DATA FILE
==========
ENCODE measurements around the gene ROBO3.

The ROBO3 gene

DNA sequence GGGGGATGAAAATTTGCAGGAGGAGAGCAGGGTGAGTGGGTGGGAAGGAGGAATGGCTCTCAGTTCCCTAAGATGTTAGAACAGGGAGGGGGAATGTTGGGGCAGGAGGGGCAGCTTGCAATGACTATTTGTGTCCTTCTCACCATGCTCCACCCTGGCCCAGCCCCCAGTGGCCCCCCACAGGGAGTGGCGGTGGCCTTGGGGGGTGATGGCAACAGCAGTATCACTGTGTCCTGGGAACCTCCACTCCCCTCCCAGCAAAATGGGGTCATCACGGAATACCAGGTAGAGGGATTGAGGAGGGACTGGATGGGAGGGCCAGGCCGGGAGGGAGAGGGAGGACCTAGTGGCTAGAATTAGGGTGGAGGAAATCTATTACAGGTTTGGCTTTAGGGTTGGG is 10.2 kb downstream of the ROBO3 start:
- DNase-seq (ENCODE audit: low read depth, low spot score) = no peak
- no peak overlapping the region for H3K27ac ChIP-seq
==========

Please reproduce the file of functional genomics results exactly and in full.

ENCODE measurements around the gene ROBO3.

The ROBO3 gene

DNA sequence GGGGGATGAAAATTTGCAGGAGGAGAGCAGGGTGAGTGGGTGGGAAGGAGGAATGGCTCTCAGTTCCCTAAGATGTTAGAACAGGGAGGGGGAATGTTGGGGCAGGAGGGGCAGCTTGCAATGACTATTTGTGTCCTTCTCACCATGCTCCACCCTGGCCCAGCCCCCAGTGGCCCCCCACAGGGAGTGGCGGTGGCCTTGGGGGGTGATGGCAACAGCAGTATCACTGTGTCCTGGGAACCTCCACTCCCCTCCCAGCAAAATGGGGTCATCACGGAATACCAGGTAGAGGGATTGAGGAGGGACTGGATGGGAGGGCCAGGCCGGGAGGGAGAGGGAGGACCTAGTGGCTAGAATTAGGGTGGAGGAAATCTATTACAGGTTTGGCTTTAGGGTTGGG is 10.2 kb downstream of the ROBO3 start:
- DNase-seq (ENCODE audit: low read depth, low spot score) = no peak
- no peak overlapping the region for H3K27ac ChIP-seq